John 1:1 In the beginning was the Word, and the Word was with God, and the Word was God. 2 He was with God in the beginning. 3 Through him all things were made; without him nothing was made that has been made. 4 In him was life, and that life was the light of all mankind. 5 The light shines in the darkness, and the darkness has not overcome it. …

John says that Jesus is more than a prophet or miracle worker — He is the Eternal God who created everything. In Him is LIFE and LIGHT. This is more than physical life and light, but inner, spiritual life and light, which everyone longs for. And even though Jesus died, was raised again and has ascended into heaven, John wrote about 60 years later that His light still shines. Nothing had been able to overpower or extinguish His light.

9  The true light that gives light to everyone was coming into the world. 10 He was in the world, and though the world was made through him, the world did not recognize him. 11 He came to that which was his own, but his own did not receive him. 12 Yet to all who did receive him, to those who believed in his name, he gave the right to become children of God— 13 children born not of natural descent, nor of human decision or a husband’s will, but born of God.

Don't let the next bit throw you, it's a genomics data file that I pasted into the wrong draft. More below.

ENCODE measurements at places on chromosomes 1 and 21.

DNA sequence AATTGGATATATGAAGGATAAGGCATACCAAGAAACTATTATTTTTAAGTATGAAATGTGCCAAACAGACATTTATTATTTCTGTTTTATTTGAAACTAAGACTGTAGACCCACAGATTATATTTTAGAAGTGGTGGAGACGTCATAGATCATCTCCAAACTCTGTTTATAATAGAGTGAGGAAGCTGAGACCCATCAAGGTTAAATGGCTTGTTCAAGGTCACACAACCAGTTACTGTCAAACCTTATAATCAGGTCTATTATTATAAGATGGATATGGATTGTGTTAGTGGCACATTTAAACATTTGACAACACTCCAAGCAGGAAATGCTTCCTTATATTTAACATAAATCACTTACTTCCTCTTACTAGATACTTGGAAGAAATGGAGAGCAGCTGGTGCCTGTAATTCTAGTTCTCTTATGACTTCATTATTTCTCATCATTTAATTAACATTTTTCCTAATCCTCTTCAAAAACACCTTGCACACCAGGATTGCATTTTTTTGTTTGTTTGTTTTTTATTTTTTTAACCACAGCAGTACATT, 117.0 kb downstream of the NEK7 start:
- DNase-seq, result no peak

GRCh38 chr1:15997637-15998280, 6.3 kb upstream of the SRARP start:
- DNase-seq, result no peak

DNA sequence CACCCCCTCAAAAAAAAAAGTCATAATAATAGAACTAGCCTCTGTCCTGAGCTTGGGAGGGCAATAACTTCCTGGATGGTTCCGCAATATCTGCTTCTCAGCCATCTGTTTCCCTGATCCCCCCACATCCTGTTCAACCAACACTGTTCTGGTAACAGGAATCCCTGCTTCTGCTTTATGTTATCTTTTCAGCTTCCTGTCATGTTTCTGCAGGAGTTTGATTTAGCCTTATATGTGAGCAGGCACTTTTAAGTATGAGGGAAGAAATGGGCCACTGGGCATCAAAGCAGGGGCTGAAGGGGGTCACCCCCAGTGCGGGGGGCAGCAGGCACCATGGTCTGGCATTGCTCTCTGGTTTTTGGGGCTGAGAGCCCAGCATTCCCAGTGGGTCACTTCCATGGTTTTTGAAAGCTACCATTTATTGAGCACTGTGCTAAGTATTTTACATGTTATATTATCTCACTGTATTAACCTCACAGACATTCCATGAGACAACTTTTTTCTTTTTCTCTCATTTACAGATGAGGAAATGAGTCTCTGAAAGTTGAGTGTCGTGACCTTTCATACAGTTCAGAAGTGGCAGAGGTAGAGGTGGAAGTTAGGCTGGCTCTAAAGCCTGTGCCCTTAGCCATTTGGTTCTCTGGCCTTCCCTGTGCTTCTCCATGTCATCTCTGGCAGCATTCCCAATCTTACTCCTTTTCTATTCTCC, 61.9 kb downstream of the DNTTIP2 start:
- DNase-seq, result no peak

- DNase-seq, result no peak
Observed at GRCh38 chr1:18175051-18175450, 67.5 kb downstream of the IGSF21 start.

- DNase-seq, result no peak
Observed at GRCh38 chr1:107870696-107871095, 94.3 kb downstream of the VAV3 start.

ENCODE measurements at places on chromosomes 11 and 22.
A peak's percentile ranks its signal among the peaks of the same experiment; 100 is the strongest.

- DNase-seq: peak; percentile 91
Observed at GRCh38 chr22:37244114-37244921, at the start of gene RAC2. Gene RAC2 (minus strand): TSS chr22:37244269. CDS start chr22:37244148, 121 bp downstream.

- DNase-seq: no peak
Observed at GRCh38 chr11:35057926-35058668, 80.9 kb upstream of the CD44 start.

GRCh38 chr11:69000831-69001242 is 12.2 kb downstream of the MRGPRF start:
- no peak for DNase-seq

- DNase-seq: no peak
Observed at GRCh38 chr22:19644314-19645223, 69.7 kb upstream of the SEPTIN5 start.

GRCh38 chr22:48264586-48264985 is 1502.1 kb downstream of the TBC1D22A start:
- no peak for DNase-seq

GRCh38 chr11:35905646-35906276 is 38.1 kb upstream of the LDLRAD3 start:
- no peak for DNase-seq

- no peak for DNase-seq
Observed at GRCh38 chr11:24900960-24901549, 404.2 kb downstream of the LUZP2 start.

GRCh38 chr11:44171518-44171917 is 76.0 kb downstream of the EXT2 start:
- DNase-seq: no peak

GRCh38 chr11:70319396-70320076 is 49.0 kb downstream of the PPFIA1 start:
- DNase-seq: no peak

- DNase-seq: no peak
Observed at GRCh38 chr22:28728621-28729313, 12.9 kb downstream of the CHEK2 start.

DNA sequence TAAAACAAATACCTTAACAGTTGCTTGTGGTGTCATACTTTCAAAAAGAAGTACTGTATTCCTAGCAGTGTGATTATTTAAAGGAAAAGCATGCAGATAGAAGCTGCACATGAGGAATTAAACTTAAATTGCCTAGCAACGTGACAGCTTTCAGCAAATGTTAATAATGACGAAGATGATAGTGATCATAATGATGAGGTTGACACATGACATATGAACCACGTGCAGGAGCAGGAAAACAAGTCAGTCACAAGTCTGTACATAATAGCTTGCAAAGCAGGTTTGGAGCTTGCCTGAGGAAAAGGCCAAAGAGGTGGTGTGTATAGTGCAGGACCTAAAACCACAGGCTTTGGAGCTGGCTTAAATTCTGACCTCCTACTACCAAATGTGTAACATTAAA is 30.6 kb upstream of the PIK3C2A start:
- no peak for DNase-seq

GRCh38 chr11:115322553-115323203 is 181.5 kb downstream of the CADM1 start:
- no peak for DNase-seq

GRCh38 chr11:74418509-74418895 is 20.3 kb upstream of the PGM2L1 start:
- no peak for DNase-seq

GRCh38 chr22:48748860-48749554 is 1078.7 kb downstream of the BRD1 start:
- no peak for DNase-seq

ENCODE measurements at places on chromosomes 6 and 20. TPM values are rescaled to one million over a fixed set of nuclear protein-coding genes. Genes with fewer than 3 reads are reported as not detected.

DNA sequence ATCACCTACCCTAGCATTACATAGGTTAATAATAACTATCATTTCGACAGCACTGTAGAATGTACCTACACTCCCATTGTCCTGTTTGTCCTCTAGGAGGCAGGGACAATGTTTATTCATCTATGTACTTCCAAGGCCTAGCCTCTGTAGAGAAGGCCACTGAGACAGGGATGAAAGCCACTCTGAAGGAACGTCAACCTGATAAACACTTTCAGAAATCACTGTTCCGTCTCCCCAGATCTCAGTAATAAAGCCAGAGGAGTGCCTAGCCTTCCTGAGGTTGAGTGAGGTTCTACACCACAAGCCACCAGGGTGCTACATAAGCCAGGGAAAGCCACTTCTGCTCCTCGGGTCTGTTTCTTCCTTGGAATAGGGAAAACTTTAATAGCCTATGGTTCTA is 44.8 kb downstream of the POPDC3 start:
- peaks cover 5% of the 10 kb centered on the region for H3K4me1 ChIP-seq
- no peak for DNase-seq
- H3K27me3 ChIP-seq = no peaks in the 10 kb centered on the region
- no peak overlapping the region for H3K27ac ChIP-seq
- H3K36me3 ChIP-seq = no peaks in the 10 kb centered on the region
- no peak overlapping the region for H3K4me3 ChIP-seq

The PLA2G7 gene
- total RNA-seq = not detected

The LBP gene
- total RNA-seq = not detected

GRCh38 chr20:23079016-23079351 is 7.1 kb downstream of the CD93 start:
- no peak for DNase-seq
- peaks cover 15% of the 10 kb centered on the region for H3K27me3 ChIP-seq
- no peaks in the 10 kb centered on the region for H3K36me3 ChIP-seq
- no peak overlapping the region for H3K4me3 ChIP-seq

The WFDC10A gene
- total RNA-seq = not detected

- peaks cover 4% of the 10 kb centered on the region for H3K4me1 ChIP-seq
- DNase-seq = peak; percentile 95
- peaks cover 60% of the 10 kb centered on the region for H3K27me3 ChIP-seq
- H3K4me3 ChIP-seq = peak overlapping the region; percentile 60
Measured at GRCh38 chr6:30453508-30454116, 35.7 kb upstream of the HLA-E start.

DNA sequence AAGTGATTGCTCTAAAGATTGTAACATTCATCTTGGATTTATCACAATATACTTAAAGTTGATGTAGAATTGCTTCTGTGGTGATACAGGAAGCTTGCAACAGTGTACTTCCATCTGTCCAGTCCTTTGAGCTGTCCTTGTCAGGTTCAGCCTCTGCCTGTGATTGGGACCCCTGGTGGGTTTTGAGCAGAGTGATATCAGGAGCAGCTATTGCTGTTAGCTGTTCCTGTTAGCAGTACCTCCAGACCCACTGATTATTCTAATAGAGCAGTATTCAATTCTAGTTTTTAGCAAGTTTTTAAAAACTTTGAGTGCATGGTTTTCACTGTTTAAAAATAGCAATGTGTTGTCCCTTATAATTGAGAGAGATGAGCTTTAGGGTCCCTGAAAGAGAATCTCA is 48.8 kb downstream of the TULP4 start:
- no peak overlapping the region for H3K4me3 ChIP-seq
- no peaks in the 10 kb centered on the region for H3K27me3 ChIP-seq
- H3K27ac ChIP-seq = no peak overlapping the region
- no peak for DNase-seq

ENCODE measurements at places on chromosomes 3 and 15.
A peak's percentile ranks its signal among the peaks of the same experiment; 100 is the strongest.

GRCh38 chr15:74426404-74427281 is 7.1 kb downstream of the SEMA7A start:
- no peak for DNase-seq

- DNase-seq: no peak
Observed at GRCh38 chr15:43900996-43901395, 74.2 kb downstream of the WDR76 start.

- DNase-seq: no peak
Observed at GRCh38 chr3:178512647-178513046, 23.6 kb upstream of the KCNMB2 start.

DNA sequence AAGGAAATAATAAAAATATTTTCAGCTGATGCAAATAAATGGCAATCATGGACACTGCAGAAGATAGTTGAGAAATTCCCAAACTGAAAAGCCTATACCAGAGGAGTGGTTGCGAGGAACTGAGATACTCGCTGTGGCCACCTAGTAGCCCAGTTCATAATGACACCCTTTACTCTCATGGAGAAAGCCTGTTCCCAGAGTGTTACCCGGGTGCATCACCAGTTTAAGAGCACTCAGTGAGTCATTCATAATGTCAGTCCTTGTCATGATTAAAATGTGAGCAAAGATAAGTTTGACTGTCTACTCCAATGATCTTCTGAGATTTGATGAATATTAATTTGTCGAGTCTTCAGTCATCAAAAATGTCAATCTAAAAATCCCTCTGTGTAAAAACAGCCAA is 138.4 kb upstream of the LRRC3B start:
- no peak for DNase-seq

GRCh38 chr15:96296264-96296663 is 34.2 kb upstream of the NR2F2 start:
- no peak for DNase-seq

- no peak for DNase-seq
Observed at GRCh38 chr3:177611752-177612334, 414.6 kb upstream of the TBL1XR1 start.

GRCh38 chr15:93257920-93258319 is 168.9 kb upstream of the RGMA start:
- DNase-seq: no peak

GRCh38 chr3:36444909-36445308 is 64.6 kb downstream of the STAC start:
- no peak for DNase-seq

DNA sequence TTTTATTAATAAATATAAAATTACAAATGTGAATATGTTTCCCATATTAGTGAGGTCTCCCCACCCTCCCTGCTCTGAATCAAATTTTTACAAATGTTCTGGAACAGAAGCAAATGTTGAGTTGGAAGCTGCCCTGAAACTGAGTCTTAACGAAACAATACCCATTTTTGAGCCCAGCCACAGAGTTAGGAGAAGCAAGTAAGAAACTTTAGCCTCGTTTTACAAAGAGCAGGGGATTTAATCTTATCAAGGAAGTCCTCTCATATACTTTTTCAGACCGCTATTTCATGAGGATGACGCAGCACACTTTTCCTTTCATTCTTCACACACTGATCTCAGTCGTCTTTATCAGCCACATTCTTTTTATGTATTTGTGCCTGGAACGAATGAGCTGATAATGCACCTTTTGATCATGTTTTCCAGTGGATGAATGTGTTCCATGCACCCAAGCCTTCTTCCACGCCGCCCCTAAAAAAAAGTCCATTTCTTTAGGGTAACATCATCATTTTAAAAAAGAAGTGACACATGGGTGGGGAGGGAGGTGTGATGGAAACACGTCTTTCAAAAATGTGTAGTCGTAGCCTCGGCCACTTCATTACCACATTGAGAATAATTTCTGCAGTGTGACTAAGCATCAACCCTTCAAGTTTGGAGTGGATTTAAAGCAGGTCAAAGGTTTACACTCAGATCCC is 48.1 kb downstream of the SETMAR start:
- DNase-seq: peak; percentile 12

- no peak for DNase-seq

And although nothing is able to extinguish His light, it can be refused. He came to the world that He made and to His own people, the Jews, yet they did not recognize Him. He did not force them to believe in Him, but gave them the capacity to doubt and reject Him. Even so, He gave enough evidence that some did recognize that He was more than a prophet, that He was the long promised Messiah. And they did believe in Him, receiving the gift of light and life, becoming “children” of the true Creator/God. 

14 The Word became flesh and made his dwelling among us. We have seen his glory, the glory of the one and only Son, who came from the Father, full of grace and truth. … 17 For the law was given through Moses; grace and truth came through Jesus Christ. 18 No one has ever seen God, but the one and only Son, who is himself God and is in closest relationship with the Father, has made him known. 

The Creator came into the creation and took on flesh. He lived among them long enough for them to recognize He was the True God. They saw him rejected, but they also saw His glory. They got a new understanding of the nature of God, more than they had realized from the Law of Moses. They learned that though God knows all truth about us, good and bad, He delights in showing grace to failing human beings. Usually the more we know a person’s failings, the less gracious we are. The more we feel justified in criticizing and even condemning them. Jesus knew all truth, but also displayed grace. Jesus taught us more about God than anyone or anything. 

Dear Lord Jesus, I praise You as Creator, and for revealing LIGHT. Thank You that You did not leave me in darkness, and that You revealed Yourself not only as Creator, but as the source of LIFE – a SAVIOR. Thank You for the privilege of being a child of God! You came as the most wonderful gift ever, and now allow us to share that in that gift with You. There could be no gift more valuable than You!!! I praise You for knowing all truth, and for being full of grace instead of punishing us. Amen